Male-ordered bride

Cristina Franzi

This week the Cultural Film and Lecture Series wraps up the fall semester line-up with “Picture Bride.” A period piece, circa 1918, the film portrays events in the life of an orphaned teenager named Riyo, who journeys from Japan to Hawaii in order to marry a man whom she has never met. Riyo is a timid yet feisty girl who is constantly harangued by her aunt to go to a matchmaker so that she can snare a husband. Riyo eventually acquiesces and is matched up with a Japanese man working in a sugar cane field in Hawaii. While Riyo is not crazy about being a mail-order bride, she changes her mind when she sees her intended’s photo.

The picture shows a handsome young man and it’s accompanied by a romantic haiku poem, leading Riyo to go ahead with the match. Unfortunately, when she arrives in Hawaii, Riyo discovers the photograph was an old one, and her husband-to-be is really old enough to be her father. This depressing news is only a taste of the dreary life that follows. The remainder of the film shows how this odd couple’s marriage unfolds and how they stay together, despite trying conditions.

“Picture Bride” details a common occurrence which took place between 1908 and 1924. During this time over 20,000 women traveled from Japan to Hawaii in order to marry Japanese laborers there. Due to the lack of women in Hawaii during this era, these men could not find wives through any other means, and so the mail-order bride phenomenon took off. This practice would eventually come to a halt when the U.S. Immigration Act of 1924 was passed, forbidding almost all Asians from coming into the United States. Fortunately though, by 1930, almost 10,000 offspring were produced by the “picture brides” and their spouses, which accounts for the heavy Asian presence in Hawaii today.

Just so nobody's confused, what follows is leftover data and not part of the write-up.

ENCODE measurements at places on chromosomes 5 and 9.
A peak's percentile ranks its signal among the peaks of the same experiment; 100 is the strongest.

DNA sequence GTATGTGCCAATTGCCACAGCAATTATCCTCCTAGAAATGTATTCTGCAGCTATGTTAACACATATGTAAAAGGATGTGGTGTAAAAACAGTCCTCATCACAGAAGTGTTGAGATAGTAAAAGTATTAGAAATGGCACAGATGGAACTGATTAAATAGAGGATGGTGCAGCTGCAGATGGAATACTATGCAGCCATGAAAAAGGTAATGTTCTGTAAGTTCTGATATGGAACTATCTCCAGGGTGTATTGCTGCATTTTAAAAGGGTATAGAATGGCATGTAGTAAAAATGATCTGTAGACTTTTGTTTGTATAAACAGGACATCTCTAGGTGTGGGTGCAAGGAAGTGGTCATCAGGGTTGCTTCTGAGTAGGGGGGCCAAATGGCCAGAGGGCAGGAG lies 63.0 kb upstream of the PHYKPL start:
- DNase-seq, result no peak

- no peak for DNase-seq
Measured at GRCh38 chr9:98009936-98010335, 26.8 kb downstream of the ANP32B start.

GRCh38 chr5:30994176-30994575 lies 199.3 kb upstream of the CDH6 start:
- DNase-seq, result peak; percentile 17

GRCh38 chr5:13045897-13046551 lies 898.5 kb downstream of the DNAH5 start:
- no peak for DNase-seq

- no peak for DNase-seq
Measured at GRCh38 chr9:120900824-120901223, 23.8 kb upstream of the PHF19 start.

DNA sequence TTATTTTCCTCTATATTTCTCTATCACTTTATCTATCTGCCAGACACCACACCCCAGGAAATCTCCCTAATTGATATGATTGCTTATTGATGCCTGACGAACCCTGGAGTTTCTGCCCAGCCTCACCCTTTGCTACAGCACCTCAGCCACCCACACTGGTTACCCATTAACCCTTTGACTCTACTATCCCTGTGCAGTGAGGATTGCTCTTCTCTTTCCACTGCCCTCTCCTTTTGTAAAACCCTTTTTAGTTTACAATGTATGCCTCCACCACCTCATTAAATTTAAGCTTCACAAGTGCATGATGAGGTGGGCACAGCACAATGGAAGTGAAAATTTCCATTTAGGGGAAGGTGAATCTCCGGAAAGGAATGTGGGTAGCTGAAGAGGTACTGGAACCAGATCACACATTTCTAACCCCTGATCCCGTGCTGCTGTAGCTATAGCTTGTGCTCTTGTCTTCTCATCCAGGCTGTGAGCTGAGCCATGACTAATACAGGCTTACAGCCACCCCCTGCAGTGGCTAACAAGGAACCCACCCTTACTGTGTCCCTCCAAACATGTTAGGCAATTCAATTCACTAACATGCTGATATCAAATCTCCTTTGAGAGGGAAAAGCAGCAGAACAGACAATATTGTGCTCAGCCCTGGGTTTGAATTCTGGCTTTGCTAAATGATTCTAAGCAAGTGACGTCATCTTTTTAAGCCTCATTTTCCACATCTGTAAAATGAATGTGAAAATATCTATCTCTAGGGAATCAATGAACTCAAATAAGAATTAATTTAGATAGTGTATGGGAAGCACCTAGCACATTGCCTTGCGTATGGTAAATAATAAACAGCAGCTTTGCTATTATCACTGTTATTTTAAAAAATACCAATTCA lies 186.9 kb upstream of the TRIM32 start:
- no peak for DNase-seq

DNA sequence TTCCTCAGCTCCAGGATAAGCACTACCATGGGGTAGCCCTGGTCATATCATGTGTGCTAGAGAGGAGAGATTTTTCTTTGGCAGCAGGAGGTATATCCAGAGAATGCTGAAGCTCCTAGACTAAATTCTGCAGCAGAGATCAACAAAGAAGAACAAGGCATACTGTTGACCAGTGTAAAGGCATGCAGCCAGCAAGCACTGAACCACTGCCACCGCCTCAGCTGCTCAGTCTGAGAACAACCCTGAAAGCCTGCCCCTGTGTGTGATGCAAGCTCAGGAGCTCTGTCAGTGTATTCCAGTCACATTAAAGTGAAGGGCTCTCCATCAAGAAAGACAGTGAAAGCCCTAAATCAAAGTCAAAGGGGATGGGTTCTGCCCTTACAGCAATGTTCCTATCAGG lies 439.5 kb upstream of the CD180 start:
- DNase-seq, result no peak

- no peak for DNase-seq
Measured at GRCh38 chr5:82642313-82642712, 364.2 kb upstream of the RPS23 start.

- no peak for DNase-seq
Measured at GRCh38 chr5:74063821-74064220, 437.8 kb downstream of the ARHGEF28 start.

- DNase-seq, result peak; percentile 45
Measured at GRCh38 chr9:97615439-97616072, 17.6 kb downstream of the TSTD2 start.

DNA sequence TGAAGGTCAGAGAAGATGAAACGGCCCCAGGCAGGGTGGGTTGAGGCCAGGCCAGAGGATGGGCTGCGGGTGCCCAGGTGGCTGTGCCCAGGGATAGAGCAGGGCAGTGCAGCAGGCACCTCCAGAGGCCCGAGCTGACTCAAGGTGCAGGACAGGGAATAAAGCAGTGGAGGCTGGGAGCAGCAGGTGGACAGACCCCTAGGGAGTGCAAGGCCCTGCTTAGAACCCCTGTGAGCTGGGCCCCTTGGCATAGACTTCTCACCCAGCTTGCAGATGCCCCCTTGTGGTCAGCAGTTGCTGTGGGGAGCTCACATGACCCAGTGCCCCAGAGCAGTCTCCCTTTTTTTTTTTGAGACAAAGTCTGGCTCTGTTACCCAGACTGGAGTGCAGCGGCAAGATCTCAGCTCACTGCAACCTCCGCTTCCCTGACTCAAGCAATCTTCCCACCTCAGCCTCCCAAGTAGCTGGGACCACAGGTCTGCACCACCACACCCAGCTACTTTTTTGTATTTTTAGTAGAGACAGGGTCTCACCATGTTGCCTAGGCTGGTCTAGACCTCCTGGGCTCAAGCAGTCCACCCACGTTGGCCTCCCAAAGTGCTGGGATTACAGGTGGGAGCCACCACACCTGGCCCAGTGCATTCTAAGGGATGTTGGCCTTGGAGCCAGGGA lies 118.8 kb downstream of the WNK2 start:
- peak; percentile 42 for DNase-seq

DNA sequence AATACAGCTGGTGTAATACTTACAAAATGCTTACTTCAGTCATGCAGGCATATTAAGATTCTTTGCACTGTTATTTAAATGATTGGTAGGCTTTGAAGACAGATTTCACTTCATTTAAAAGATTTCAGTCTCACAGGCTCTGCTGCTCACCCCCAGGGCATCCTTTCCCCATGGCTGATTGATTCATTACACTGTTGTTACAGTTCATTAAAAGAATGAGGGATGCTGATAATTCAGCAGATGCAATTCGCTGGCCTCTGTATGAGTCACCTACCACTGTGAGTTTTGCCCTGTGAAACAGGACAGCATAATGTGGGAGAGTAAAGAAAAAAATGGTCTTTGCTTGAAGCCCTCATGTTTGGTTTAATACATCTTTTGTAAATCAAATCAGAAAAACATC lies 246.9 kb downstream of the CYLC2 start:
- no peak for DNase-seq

This film was co-written and directed by Kayo Hatto, whose grandmothers inspired the creation of the main female characters in this film. Though the “picture bride” occurrence did not take place in Hatto’s own family history, she does use some real-life details from her grandmother’s lives in the narrative. In addition, Hatto worked closely with several historians and scholars in order to produce a piece that is truly authentic. Thus, “Picture Bride” differs from other movies and television shows set in Hawaii at the same time that, according to Hatto, do not portray events accurately.

The CFS will screen “Picture Bride,” its final offering of the semester, four times in the Connelly Center Cinema: Saturday Dec. 6 at 7 p.m., Sunday Dec. 7 at 3:30 and 7 p.m., and Monday Dec. 8 at 7 p.m. Admission is $3.00 for students with I.D. and $4.00 for all others. The Monday viewing will feature guest speaker Masako Hamada, who will provide an introduction to the film, as well as leading a discussion afterwards. Dr. Hamada, who teaches Japanese in Villanova’s Modern Language Department, is the coordinator of the university’s Japanese Studies Program.